we had the power of conviction. But I don't think that our present
sensibilities would let us do it, the way it was, anyway. We would
have to change it some.
The same is true with—let me see, what other ones don't
we do? Oh, like "Viola Lee Blues." "Viola Lee Blues"
is another tune where we did it. We did it to death. And when
we stopped doing it, we stopped doing it because, hey, we're done
What about "Dark Star"?
"Dark Star" we could bring back, but I—"Dark
Star" is so little, you know? I mean, "Dark Star"
is only like three or four lines.
Really, "Dark Star" is a little of everything we
do, all the time. So what happened to "Dark Star" was,
it went into everything. Everything's got a little "Dark
Star" in it.
I've never missed it, because what we were doing with it is
everywhere. I mean, our whole second half is Dark Star, you could
say. But I have nothing against "Dark Star," except
that like I say, really it's a minimal tune. There's really no
tune. There's just a couple of lines and that's it.
So it's hard for me to relate to what is it about "Dark
Star" that people like, apart from the part that we get weird
in it. Because that's what we did with it, we got weird in it,
we didn't dwell on the lyrical content, certainly.
Sometimes you'd throw 49 songs in the middle of it and come
back to it.
That's right. So "Dark Star" is an envelope for me,
not really a song.
But we may bring it back sometime. In fact, I won't say that
we won't bring back "St. Stephen," or "Cosmic
Charlie" for that matter.
But it's much more interesting to me now to think in terms
of well, let's write new songs. I mean, if I have a choice
between resurrecting old tunes and writing new songs, it's going
to be new songs. Because it's like—it's essential that we
stay interested. And there's only so much you can rub up against
your own past, and keep loving it. It's fragile; finally it breaks
down. Ultimately you can use it up.
So, I mean, ultimately it'd be great if we could come up with
a whole lot of new tunes. That would be the best thing in the
world that we can do. Every time we do come up with a few new
tunes it enlivens everything else. So that's what I'm looking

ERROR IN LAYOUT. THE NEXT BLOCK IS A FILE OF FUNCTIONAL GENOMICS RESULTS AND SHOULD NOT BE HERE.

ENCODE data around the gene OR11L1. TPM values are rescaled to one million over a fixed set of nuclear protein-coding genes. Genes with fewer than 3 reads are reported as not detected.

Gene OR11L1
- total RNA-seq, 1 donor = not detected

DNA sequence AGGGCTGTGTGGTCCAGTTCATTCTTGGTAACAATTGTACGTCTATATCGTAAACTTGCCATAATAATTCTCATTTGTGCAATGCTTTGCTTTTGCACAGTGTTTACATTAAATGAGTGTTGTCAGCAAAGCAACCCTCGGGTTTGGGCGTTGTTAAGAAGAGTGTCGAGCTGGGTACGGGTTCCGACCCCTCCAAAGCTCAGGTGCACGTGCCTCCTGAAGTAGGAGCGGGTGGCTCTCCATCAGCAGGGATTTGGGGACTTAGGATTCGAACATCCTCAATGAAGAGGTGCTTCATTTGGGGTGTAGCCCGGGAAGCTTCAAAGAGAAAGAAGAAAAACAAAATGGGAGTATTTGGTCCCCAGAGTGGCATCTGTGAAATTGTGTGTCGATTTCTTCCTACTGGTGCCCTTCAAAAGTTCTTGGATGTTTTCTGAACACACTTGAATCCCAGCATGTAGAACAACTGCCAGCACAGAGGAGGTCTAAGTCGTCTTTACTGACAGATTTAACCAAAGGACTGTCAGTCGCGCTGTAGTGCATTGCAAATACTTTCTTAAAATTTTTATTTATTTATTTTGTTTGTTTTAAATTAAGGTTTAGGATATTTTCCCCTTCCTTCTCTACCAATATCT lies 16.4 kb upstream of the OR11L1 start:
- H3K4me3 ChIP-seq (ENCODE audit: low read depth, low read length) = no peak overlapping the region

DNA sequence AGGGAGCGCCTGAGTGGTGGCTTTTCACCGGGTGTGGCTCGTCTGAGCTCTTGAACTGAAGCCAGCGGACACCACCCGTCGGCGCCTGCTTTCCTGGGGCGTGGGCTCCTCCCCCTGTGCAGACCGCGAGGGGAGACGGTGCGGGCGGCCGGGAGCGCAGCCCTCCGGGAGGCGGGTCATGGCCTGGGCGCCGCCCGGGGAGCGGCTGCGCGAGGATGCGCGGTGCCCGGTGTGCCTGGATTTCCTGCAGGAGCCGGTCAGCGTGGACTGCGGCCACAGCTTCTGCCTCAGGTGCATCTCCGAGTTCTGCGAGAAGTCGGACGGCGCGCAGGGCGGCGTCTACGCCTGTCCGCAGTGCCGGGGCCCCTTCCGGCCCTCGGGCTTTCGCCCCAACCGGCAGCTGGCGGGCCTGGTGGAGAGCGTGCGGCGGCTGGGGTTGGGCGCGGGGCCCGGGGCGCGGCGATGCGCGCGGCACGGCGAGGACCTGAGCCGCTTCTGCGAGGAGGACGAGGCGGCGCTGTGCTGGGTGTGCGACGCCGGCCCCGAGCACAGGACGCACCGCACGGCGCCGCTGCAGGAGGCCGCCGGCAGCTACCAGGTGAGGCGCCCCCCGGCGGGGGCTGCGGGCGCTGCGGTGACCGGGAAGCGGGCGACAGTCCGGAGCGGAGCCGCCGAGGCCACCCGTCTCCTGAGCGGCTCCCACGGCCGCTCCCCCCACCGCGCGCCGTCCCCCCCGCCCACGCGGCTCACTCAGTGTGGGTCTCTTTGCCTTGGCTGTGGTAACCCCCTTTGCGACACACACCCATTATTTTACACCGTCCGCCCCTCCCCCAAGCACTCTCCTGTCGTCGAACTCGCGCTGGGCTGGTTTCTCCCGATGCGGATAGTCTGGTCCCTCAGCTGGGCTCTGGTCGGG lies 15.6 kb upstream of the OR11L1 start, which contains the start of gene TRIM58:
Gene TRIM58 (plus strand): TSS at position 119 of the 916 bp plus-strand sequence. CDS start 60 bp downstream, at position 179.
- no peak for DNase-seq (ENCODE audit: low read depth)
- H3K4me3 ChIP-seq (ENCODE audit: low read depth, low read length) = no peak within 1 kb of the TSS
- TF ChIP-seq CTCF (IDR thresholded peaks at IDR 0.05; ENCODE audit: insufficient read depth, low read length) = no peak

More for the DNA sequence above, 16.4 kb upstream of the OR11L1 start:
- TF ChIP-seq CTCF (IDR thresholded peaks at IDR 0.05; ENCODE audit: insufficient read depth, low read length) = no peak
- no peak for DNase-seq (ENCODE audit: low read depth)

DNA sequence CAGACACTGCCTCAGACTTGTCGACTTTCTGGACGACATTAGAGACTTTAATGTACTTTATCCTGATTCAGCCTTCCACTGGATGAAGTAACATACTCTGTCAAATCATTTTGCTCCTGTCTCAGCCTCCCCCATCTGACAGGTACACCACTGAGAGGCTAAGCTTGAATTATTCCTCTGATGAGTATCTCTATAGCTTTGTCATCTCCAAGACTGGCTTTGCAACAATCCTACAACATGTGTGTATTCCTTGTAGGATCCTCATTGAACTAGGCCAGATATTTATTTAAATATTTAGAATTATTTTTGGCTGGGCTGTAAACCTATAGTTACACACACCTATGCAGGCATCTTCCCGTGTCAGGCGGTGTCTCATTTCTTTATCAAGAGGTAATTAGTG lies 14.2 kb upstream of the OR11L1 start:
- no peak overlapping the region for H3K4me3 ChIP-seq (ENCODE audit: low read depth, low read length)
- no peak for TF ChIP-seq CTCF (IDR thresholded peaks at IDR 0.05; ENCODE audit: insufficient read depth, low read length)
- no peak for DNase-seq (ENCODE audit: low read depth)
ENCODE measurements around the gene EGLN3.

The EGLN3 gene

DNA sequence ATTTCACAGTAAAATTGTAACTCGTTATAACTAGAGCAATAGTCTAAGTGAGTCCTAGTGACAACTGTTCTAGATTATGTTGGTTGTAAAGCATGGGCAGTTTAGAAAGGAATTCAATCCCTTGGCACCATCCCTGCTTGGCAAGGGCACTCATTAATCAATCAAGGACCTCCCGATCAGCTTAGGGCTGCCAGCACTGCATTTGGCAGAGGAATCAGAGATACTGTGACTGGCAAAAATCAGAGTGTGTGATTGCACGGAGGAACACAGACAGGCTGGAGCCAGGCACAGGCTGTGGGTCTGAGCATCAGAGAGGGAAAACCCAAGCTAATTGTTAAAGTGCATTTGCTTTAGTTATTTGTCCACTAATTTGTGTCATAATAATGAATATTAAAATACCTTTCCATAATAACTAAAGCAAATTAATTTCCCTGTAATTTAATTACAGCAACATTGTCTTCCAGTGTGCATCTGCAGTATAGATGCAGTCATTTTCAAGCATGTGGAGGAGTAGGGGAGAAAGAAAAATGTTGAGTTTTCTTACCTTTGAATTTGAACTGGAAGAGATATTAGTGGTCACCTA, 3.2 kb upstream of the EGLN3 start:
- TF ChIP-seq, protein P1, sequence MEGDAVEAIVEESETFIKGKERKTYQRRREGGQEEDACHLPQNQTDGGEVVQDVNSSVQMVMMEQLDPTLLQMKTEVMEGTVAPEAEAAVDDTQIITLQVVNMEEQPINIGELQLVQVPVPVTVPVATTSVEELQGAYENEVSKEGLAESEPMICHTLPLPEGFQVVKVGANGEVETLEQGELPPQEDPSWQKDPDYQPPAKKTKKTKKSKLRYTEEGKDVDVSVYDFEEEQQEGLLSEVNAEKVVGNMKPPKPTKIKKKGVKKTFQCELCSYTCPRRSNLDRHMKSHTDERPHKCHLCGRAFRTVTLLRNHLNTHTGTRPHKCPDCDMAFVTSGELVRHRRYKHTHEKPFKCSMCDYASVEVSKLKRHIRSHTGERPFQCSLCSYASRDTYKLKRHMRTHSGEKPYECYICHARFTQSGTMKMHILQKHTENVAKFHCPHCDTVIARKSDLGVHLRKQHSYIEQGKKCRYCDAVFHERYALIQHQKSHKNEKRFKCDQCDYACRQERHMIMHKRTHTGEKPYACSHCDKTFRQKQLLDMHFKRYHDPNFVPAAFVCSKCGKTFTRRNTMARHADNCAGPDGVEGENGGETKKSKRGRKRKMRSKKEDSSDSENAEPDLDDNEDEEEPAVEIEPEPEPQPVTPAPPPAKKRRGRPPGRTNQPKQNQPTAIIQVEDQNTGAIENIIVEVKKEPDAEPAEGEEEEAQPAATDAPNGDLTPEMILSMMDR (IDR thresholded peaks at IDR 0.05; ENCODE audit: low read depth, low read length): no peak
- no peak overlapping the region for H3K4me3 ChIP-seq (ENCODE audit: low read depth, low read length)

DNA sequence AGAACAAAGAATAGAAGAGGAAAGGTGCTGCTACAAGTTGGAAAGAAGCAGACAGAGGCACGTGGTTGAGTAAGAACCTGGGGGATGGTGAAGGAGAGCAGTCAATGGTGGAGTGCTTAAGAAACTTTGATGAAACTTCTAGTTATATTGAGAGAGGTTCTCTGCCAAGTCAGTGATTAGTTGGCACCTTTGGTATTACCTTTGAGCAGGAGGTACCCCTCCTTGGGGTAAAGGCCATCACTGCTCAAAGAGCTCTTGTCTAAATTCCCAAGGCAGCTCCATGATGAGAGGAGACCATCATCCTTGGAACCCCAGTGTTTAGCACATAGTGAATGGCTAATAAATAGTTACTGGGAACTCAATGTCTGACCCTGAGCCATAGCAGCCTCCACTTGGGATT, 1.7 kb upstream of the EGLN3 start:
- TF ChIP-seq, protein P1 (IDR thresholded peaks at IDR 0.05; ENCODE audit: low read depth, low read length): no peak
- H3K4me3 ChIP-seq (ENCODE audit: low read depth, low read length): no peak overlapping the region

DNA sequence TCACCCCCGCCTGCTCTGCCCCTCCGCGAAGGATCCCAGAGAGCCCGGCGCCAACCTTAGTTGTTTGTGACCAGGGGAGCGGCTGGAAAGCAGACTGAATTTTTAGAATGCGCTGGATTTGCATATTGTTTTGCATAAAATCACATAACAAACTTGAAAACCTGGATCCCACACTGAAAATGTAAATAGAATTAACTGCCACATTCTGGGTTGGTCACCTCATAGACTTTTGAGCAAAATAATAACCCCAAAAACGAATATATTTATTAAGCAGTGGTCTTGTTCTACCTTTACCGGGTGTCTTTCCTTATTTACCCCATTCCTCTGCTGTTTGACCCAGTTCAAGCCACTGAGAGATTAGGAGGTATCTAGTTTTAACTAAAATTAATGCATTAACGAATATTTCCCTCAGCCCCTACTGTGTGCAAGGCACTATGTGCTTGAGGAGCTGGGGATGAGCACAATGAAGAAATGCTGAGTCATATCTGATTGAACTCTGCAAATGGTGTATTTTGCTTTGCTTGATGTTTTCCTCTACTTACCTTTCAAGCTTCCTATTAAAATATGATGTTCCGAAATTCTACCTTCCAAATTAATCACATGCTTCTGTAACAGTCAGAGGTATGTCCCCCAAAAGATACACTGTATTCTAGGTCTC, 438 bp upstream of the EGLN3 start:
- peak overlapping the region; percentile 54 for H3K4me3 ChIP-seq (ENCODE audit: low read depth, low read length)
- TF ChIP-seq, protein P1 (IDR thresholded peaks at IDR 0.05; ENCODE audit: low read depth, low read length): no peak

forward to, and that's the next priority in terms of what it is
that I'm doing in the Grateful Dead.
What about the fact that you're probably doing more cover
tunes now than you have since your bar-band days?
We're doing more of everything now than we did.
No particular reason, it just evolved that way?
No. And it's fun. That usually is a sign of boredom on the
road—hey, you guys, why don't we do (laughs)—let's do
something, whatever we can remember. That's usually where that
comes from, and any song is fun to do. If there's anything about
it that you ever liked, you can bring something out of it in a
performance. And we do songs that we liked, for one reason or
Nobody else in the rock world has fans like the Deadheads
in terms of the depth of the culture. Very few people, relatively
speaking, follow Bruce Springsteen around the country, go to lots
of shows, get into Bruce as a way of life. It's an anomaly if
somebody gets into Bruce as a way of life, and if a Deadhead does
it, well, that's what Deadheads do. What do you think the Deadheads
are finding? Why did it work with you guys and not with all these
Well, a lot of it is because it is us, it's not me.
For me it's easier to believe a group than it is a person.
It takes the weight off that one person, you know what I mean?
That's part of it, I think. That's certainly one of the things
that makes the Grateful Dead interesting, from my point of view,
is that it's a group of people. And the dynamics of the
group part is the part that I trust. For me that's real helpful.
How do you deal with the Jerry-Is-God people?
I ignore 'em. I know better, you know? (laughs)
I mean, no matter who you are, you know yourself for the asshole
that you are, you know yourself for the person who makes mistakes,
and that's capable of being really stupid. And doing stupid
things, you know what I mean?
On this earth, nobody is perfect, as far as I know. And—I'm
right there with everybody else, you know what I mean? (laughs)
I mean, you'd have to—I don't know who you'd have to be
to believe that kind of stuff about yourself, to believe that
you were somehow special. But it wouldn't work in my house, that's
all I can say. My kids would never let me get away with it. So
far it hasn't been a problem.
If I start believing that kind of stuff, everybody's going
to just turn around and walk away from me. (laughs)—Come on,
Garcia—you know. And my friends—nobody would let me get
away with it, not for a minute. That's the strength of having
Speaking of your kids, what's different in terms of the
possibilities that are open compared to those that were open to
you at the same age?
Well, it's kind of more and less. There's more for them in
some ways, and less for them in some ways. I think—you know,
that's a tough question. (laughs).
I'd have to ask my kids, really. I can't answer it for them.
I know that they have their own agendas and their own priorities,
and that the things that concern me and concern them don't overlap
But I think the thing that counts—that doesn't seem to
be the problem. There really isn't much of a problem. My kids
have a real good sense of humor. I think that's their forte. And
that's going to work for them almost better than anything else.
They're also bright, so I think that combination of being bright